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Black Majority Churches slam ‘British rule’

27 February 2015


Speaking out: Dr Aldred addressing the General Synod as an ecumenical representative, this month

Speaking out: Dr Aldred addressing the General Synod as an ecumenical representative, this month

THE first ever election manifesto released by Black Majority Churches in Britain has attacked the British overseas-aid policy, accusing the Government of recreating a "master-slave" relationship between the UK and African and Caribbean nations.

The document, Black Church Political Mobilisation: A manifesto for action, criticises the policy of putting conditions on aid money to poorer countries, which, it says, allows Britain to impose its own views on same-sex relationships on foreign governments.

The manifesto says: "We believe that by making assistance 'conditional' in this way, so that weaker nations are forced to 'follow the leader', the master-slave relationship is reinstated, and ultimately our home nations are no longer free from British rule."

Besides attacking what it calls "ideological imperialism", the manifesto, which was released by a group of Black Church leaders, the National Church Leaders Forum (NCLF), lists the priorities for black Christians in the election, and urges their churches to engage more deeply with politics.

It calls on the Government to work with Black Majority Churches to investigate why black people are disproportionately imprisoned, and to work to reduce the numbers of black inmates in prison.

The manifesto also highlights Black Churches' opposition to same-sex marriage, and suggests that the authorities work with their churches to support "vulnerable youths", and even to set up schools.

In 2010, ethnic minorities were three times less likely to be registered to vote than white British people. Only 29 per cent were contacted by any party during the campaign. The manifesto wants to use the Black Church to drive up levels of participation in politics from the black community.

"With such a high number of Christians among Black communities, the Black-majority Church in Britain is set to have a significant say in who wins this next election," it says. "We do not see political engagement as optional. Rather, we see it as a mandatory part of our Christian faith as responsible citizens in accordance with biblical teaching."

Dr Joe Aldred, a bishop in the Pentecostal Church of God of Prophecy, who is involved in the NCLF and a researcher into Britain's Black Churches, said that, for a long time, Black Majority Churches did not engage with mainstream politics, but that this was now changing.

In contrast with the United States, Dr Aldred said, Black Majority denominations in the UK were not founded out of a context of slavery and protest. "They weren't started out of a militant response, but more as an expression of mission to their own folks. They were focused on the social needs of their migrant community, not their political needs."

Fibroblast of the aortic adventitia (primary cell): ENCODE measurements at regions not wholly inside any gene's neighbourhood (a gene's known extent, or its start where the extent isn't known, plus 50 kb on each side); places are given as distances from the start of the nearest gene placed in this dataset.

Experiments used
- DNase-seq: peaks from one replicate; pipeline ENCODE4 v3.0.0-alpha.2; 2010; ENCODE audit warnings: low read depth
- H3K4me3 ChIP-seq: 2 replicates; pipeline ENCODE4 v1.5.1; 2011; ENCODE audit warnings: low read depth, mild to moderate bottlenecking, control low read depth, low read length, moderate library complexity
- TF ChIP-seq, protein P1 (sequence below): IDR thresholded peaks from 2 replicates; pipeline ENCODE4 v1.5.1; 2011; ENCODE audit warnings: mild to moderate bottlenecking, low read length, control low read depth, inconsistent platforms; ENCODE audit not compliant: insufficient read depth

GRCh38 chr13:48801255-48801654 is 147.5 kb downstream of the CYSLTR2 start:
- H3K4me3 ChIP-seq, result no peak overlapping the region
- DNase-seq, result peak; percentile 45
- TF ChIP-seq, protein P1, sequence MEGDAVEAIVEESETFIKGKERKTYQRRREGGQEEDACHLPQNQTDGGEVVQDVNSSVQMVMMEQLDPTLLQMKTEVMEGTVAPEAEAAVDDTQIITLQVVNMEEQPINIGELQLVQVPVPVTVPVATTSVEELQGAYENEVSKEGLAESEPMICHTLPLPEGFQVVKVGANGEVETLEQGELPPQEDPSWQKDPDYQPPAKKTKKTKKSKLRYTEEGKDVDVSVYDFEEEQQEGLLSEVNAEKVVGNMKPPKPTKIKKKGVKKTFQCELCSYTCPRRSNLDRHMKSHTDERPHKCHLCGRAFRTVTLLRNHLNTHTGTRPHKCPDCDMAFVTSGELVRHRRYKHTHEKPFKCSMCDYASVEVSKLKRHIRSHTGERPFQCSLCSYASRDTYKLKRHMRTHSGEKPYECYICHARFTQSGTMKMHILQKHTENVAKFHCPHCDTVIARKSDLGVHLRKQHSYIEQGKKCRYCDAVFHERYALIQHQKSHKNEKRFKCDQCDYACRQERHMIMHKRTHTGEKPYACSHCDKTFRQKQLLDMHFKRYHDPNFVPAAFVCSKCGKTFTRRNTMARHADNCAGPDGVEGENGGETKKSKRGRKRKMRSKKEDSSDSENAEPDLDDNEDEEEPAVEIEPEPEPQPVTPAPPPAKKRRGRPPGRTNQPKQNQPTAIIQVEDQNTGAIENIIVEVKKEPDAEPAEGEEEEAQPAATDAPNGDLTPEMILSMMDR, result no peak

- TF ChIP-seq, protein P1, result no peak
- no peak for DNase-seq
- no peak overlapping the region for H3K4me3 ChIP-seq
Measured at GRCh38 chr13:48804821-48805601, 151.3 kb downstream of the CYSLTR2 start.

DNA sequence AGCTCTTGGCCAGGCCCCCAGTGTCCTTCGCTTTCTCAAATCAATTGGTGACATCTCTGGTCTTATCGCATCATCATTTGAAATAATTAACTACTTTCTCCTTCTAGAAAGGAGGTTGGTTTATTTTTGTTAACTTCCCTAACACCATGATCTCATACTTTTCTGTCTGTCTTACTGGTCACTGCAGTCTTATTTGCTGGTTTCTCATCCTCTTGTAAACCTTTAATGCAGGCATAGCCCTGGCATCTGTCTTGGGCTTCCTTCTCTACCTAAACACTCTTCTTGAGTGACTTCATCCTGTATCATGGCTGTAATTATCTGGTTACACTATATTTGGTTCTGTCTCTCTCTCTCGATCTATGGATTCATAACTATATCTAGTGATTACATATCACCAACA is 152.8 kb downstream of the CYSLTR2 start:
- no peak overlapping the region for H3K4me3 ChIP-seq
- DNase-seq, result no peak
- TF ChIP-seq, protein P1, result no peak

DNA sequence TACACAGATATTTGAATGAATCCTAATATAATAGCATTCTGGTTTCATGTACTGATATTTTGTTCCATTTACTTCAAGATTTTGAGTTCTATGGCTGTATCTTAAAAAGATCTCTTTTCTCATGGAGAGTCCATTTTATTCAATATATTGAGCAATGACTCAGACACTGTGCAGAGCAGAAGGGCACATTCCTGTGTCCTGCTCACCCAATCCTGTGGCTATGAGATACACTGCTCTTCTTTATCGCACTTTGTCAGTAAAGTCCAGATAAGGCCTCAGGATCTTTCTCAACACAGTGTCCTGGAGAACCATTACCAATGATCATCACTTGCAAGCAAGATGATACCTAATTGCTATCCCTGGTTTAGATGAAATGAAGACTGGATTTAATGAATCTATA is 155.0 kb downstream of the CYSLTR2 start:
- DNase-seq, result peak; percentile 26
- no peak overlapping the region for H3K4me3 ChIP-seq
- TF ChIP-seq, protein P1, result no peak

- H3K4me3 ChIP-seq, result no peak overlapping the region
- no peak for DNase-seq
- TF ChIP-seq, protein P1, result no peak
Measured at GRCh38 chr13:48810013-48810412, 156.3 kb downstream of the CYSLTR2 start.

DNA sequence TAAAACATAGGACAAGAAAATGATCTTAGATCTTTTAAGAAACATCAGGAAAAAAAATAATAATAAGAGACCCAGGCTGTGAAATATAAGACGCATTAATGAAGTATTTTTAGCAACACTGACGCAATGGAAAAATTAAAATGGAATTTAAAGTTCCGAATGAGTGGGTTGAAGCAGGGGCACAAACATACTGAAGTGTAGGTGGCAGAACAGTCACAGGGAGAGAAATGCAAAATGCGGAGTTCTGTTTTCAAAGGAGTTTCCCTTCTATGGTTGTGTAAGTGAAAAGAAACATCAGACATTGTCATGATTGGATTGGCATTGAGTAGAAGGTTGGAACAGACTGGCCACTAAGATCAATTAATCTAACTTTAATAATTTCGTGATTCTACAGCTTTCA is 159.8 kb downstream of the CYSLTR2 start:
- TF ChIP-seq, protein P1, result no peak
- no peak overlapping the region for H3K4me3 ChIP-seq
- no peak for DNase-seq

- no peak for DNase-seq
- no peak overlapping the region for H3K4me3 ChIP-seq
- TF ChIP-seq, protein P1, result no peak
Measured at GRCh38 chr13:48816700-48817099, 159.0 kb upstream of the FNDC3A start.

But as the Black Church had grown and matured over the past 60 years, it had begun to mobilise, Dr Aldred said. Black Church leaders were not demanding special treatment, but simply that their up to 500,000 members should make their voices heard. "At the moment we are punching well below that level," he said.

"I think, if the Pentecostal and Evangelical Christian community, black and white, were to join forces . . . together they hold out tremendous opportunity for engagement with the political agenda of this country."


by Tim Wyatt

AFTER the pastoral letter issued last week by the House of Bishops (News, 20 February), other religious groups have also launched campaigns to make their voices heard before the General Election.

The Sikh Federation (UK) has prepared a manifesto that highlights issues, which, it says, British Sikhs are especially concerned with.

It wants more Sikhs in Parliament, both as MPs and peers, a separate category for Sikhs in the next census, and 25 state-funded Sikh schools. It also urges the next government to pass legislation that would compel employers to allow Sikhs to wear turbans and the kirpan, a ceremonial dagger.

The Sikh Federation said that it had identified 50 marginal constituencies in which a united Sikh vote could determine the outcome.

In the House of Lords on Monday, a group of Muslim peers and religious leaders announced that their own manifesto would also be released before the election.

Think-tank study looks at voting by affiliation.Research by the think tank Theos has found that, contrary to the claims of some Conservative MPs that the Church of England is full of people with a left-wing viewpoint, most Anglicans in fact vote Conservative. The research shows that, in every election since 1966 (with the exception of 1997), Anglicans were twice as likely to vote Conservative as vote Labour.

The leaders of the main parties have also responded to a report from the Evangelical Alliance about Evangelicals and the election (News, 20 February). The leader of the Opposition, Ed Miliband, said that he had been inspired by the example of Christians he had met who were running foodbanks or youth clubs. He said that the Labour Party shared Evangelicals' desire to combat poverty.

Nick Clegg said that he was "hugely encouraged" by Evangelicals' commitment to democracy. David Cameron declined to comment, but the Conservative party chairman, Grant Shapps, said that the Government had brought down income inequality - a key priority for Evangelicals, the survey suggests.

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